NBN Co defends itself against Lib's "talentless" slur

Internal company email says comments are “ill-informed cheap shots"

NBN Co has hit back at slurs from the Federal Opposition shadow treasurer, Andrew Robb, that the company responsible for managing the National Broadband Network is a “stodgy government bureaucracy” and filled with “talentless” staff.

In an internal email, purporting to be from NBN Co chief human resources officer and head of corporate services, Kevin Brown, the company urged its staff to refrain from publicly defending the company in the “confronting time” leading up the Federal Election.

In the email, Brown wrote that the Coalition’s views on NBN Co were not views expressed to himself or by many other players in the Australian business community or among global technology companies.

“Such unjustified remarks are ill informed cheap shots, and do not reflect the remarkable progress in the last twelve months,” the email reads. “I urge you to disregard this commentary. “

Brown went on to argue the quality of NBN Co’s staff, stating that of the company’s top 100 employees, one half had two university degrees, and more than half have worked in senior roles in telecommunications providers in Australia, such as Telstra, Optus, Vodafone, and AAPT.

Further, more than some 27 per cent were also are engineers by training, and seven out of the eight of chief executive, Mike Quigley’s direct report team had lived and worked overseas in the telecommunication industry.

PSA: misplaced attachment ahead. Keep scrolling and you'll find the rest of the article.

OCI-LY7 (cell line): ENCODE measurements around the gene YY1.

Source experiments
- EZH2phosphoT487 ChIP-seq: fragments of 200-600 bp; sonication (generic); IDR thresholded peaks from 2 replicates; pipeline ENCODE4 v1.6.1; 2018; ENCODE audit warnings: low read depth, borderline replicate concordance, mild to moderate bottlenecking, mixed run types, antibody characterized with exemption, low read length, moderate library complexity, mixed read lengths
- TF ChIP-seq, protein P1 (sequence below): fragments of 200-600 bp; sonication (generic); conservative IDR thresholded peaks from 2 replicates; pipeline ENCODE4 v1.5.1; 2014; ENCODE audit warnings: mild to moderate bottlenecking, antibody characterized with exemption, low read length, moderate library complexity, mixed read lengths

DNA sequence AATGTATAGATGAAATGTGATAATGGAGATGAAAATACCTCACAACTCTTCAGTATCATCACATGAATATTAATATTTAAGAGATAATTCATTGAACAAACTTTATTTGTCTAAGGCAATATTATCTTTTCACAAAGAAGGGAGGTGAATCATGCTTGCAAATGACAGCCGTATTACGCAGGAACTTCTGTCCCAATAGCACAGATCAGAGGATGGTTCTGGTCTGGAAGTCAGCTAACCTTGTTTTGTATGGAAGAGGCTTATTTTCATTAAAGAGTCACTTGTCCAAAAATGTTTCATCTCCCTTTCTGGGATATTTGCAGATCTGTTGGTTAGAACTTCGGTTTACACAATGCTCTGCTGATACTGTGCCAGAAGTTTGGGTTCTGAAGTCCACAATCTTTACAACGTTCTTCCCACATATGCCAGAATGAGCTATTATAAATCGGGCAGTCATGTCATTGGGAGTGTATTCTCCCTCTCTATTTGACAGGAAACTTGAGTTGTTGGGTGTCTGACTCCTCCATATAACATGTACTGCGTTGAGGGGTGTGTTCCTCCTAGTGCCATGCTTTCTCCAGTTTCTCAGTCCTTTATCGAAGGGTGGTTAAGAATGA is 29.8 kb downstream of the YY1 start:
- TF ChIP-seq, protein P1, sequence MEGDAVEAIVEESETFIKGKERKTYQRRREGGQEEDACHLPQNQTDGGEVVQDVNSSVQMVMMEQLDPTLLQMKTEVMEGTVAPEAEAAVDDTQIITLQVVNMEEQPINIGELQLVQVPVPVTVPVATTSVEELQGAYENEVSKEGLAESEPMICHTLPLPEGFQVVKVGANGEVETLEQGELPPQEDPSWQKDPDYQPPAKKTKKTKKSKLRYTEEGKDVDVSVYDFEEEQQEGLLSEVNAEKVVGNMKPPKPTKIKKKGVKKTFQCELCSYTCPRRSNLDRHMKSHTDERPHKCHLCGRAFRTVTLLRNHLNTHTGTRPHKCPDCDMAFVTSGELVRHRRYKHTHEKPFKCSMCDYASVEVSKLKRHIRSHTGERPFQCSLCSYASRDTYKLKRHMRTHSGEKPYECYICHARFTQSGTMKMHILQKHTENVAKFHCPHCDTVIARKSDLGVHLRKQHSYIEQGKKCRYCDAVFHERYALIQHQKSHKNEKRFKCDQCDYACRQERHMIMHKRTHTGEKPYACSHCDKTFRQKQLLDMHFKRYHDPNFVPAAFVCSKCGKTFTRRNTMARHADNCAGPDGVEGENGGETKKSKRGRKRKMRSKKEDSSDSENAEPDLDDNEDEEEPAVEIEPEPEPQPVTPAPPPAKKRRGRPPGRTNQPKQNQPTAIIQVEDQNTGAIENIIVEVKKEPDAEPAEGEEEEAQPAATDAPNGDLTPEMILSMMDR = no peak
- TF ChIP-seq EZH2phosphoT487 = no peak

“If the university system, all major Telco’s in Australia, the global technology supply companies and a number of ASX50 companies produce no talent then NBN Co may be “talentless”! I think not,” the email reads.

As reported by Computerworld Australia Robb, speaking at Parliament House in Canberra, claimed that by virtue of being a government-owned company, NBN Co would be unable to attract quality staff with the drive to create innovative telecommunication solutions for the country.

“NBN Co will not attract these highly skilled, highly innovative, highly specialised talents. Many of them will go oversees. They will not go and join a stodgy government bureaucracy with all its rules and bureaucracy and dictate to the Australian community,” he said.

“These people value being part of an entrepreneurial creative industry and that is what we will seek to promote. Australia will go backward in telecommunications compared with the rest of the world if this $43 billion fully owned government monopoly takes place.”

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